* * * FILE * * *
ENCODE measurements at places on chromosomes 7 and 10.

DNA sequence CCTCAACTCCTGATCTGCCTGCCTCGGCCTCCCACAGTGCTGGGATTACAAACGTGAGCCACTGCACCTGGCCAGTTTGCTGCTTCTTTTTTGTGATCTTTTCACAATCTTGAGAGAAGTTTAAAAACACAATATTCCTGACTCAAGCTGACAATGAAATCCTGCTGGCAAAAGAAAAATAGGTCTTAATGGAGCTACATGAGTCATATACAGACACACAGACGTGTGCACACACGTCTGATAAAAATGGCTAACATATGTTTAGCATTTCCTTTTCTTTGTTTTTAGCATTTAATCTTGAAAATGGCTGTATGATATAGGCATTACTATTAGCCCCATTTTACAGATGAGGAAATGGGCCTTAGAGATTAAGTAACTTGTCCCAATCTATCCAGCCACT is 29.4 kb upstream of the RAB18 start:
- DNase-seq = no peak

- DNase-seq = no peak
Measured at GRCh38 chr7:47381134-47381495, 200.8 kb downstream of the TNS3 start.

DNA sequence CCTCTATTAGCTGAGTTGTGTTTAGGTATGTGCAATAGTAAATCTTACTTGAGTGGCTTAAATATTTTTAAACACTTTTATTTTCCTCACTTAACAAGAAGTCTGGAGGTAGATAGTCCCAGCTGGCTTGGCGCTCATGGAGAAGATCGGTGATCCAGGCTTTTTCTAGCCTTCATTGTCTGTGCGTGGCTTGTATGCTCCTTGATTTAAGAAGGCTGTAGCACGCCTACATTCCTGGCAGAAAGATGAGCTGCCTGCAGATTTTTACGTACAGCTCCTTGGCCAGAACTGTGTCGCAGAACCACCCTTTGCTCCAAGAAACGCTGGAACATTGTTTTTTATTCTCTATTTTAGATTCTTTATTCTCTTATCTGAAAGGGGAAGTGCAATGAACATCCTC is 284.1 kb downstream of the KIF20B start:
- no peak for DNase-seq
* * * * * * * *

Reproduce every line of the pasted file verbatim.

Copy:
ENCODE measurements at places on chromosomes 7 and 10.

DNA sequence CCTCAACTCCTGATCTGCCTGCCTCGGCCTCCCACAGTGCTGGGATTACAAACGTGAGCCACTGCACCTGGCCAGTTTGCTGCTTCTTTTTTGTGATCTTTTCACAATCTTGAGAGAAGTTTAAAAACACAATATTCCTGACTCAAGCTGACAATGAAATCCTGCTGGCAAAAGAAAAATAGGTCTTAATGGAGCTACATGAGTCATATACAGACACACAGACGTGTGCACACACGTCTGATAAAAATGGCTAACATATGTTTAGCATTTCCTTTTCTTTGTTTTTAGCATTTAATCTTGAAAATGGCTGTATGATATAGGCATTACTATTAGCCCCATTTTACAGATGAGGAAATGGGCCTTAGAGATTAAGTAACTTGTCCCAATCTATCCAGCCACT is 29.4 kb upstream of the RAB18 start:
- DNase-seq = no peak

- DNase-seq = no peak
Measured at GRCh38 chr7:47381134-47381495, 200.8 kb downstream of the TNS3 start.

DNA sequence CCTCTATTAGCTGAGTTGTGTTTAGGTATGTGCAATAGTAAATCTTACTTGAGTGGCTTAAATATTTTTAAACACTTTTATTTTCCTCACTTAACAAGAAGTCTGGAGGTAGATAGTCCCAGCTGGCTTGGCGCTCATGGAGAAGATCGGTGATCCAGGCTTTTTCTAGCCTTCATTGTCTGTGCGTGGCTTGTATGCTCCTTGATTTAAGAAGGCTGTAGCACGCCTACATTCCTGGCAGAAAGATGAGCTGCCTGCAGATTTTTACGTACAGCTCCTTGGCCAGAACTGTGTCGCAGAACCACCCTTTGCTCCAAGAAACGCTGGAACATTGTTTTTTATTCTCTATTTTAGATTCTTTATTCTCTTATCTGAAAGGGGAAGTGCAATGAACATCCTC is 284.1 kb downstream of the KIF20B start:
- no peak for DNase-seq